Sarah Potter Writes

Pursued by the Muses of prose and poetry

My Review of The Passage by Justin Cronin

The Passage by Justin Cronin

Five Stars ***** it was amazing

This novel by Justin Cronin is epic in the same way as The Stand by Stephen King is. I never thought I’d make that statement, but even Stephen King describes it as having “the vividness that only epic works of fantasy and imagination can achieve”.

The Passage is the first in a trilogy (I shout “yay”!). It’s 785 pages in length, and the next two volumes in the trilogy are nearly as long. Genre-wise, I would describe it as a literary apocalyptic science fiction thriller. It also has vampires of a sort, but not like any you’ll have come across in fiction before. They are freaky, scary, impressive in design, and yet tragic, too.

In brief, the plot is about a virus that threatens to wipe out every living creature on the planet, and one girl called Amy who holds the key to saving the world. Yes, the whole virus thing has been done before, just as it being related to the military messing with science. But the scale of this novel makes it something else altogether: the world-painting, the characterisation, the breadth of vision, the graphic action sequences, and the moments of tenderness interspersed between the horror of what’s taking place.

One small warning, about a third of the way into the novel, the author does a time-jump of nearly a century, seemingly leaving a whole load of characters behind. This caused me a monumental schism in the head when it happened and for about 20 pages I was annoyed. But this feeling passed as things fell into place and I realised the author had a valid reason for doing this, although he risked causing some of his readers to abandon the book at an early stage. Take it from me, you will forgive him if you persevere.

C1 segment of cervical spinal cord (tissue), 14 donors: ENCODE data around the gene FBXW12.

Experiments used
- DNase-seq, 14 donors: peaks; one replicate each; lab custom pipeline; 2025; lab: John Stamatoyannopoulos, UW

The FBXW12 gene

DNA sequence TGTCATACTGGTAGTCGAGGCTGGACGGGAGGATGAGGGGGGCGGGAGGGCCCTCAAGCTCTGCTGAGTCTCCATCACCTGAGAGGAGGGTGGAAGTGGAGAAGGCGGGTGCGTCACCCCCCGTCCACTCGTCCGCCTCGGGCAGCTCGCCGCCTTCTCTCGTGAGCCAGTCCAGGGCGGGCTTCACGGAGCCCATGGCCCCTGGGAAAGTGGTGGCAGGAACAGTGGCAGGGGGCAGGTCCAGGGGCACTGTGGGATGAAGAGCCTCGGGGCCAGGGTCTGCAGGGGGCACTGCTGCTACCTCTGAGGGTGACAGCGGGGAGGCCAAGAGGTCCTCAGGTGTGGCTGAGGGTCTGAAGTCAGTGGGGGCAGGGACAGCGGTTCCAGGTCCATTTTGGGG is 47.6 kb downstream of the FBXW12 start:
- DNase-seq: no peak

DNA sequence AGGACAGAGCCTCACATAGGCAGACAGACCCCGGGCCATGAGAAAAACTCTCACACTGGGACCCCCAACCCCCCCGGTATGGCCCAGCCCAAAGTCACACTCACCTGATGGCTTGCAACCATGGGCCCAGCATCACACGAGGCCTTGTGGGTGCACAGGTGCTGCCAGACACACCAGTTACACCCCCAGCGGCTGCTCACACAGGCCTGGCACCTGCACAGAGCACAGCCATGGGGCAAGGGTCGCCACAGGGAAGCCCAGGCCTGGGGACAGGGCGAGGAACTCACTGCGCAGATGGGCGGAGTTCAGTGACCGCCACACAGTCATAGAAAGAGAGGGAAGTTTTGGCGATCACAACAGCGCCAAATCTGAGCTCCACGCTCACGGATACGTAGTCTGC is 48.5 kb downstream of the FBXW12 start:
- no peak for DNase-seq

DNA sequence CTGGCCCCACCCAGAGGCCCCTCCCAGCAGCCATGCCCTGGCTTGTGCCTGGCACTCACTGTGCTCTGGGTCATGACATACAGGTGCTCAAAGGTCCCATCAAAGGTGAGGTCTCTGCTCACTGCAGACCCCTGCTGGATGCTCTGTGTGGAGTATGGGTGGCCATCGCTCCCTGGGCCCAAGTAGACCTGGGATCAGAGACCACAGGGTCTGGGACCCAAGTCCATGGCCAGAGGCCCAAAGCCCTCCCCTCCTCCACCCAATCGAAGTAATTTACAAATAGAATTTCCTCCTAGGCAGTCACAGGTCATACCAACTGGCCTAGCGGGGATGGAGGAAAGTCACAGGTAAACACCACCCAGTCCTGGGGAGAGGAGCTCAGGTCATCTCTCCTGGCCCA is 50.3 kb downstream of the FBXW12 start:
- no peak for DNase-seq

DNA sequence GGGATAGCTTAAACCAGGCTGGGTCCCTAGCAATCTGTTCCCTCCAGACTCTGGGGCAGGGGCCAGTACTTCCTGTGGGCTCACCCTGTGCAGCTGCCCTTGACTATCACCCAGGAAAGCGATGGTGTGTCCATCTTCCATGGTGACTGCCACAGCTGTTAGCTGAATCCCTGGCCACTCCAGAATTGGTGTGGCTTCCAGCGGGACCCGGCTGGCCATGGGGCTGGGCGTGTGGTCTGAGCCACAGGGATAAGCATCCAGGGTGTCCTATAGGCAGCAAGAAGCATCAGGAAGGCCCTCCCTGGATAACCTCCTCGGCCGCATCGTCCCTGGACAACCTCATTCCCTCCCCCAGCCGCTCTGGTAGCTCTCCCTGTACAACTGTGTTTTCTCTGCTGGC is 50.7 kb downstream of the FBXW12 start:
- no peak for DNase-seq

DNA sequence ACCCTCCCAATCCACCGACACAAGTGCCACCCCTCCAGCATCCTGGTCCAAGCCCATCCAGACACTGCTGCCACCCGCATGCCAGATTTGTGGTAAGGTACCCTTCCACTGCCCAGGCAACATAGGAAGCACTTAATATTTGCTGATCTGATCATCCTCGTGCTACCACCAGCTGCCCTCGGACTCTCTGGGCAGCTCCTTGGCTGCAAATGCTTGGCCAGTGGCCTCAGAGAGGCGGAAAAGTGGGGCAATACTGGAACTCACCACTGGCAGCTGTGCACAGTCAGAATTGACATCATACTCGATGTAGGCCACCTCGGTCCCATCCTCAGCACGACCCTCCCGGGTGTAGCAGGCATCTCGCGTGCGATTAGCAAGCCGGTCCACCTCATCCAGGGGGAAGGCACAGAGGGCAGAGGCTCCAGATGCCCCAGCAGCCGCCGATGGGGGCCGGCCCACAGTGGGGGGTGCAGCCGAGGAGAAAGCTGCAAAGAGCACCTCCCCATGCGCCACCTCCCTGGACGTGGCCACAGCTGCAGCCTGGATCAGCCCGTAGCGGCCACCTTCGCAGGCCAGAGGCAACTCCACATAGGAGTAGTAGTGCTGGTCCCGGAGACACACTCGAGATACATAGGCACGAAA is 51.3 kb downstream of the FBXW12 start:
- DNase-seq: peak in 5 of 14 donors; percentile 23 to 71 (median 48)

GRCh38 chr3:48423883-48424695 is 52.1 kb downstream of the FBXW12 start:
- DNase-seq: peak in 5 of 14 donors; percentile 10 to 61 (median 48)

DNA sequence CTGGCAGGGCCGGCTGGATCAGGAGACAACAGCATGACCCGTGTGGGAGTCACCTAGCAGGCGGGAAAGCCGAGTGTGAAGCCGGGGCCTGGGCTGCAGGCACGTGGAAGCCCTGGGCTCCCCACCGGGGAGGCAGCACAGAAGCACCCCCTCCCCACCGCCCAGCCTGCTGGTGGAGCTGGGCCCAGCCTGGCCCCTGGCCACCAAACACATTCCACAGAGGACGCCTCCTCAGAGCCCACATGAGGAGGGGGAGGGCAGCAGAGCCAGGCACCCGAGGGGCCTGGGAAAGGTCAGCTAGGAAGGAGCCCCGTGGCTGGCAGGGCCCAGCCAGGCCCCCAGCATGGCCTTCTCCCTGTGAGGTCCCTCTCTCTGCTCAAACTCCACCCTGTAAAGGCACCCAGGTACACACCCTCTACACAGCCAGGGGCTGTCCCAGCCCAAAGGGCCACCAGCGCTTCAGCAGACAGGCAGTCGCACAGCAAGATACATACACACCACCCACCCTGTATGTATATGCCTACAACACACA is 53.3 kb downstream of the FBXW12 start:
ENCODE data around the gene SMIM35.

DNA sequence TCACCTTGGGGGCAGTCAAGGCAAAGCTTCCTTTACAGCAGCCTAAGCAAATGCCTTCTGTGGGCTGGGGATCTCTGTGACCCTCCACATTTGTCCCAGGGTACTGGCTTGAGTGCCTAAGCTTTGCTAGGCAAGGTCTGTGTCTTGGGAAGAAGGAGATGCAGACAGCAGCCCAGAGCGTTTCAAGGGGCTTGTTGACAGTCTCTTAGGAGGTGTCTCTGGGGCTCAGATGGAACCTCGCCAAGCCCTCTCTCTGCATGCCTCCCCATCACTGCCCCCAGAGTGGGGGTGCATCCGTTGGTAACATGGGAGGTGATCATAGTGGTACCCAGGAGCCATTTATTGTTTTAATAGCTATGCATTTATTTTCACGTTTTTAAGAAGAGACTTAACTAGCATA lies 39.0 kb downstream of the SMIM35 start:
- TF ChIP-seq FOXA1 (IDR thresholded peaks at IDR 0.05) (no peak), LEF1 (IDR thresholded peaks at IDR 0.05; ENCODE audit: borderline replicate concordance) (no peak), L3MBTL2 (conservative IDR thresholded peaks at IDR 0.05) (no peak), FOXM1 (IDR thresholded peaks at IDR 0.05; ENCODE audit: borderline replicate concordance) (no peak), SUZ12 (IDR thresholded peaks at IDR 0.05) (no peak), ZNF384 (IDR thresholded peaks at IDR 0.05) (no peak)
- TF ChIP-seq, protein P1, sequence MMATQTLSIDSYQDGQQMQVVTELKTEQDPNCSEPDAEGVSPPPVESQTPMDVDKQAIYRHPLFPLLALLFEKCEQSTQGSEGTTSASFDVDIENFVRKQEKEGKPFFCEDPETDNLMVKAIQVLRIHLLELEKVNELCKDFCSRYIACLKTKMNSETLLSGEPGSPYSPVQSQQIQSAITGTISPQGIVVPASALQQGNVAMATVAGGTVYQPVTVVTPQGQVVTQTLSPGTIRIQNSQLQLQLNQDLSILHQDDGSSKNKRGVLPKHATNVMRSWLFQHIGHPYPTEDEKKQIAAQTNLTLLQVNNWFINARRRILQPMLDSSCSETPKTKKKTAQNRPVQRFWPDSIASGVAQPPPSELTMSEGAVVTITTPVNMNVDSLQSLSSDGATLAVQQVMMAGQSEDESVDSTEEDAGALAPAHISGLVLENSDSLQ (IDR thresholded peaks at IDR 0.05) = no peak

To quote Stephen King yet again: “Read this book and the ordinary world disappears”.

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11 thoughts on “My Review of The Passage by Justin Cronin

  1. Great review, Sarah. It sounds like quite a scary book.

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  2. I can never get my head around reading a novel of that length.

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    • I can’t always get my head around long novels that ramble on and would be improved by an edit — those that fall under the heading of ‘words for the sake of words’. For me, although Tolkien fans may lynch me for saying so, Lord of the Rings is too long and would benefit from a cut of about one-third, whereas The Hobbit is short, neat, and requires no editing. I hear what you’re saying, Joss, although I’m sure you’ll be reading Dave Farmer’s The Holt when it comes out, even though it’s going to be much longer than The Range:-)

      Liked by 1 person

  3. I did read them, but each one got longer and longer. Frankly, I was totally confused by the last 100 pages of the final book. It was if JKR was under pressure to complete it by a deadline, not giving her enough time to read it through and see it from where the reader was sitting. I was particularly confused by all the magical wands being wielded about!

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  4. great review!! and another on my list.

    Liked by 1 person

  5. You wrote an intriguing review and I would certainly read it if I hate more time. My own projects are dominating.

    Liked by 1 person

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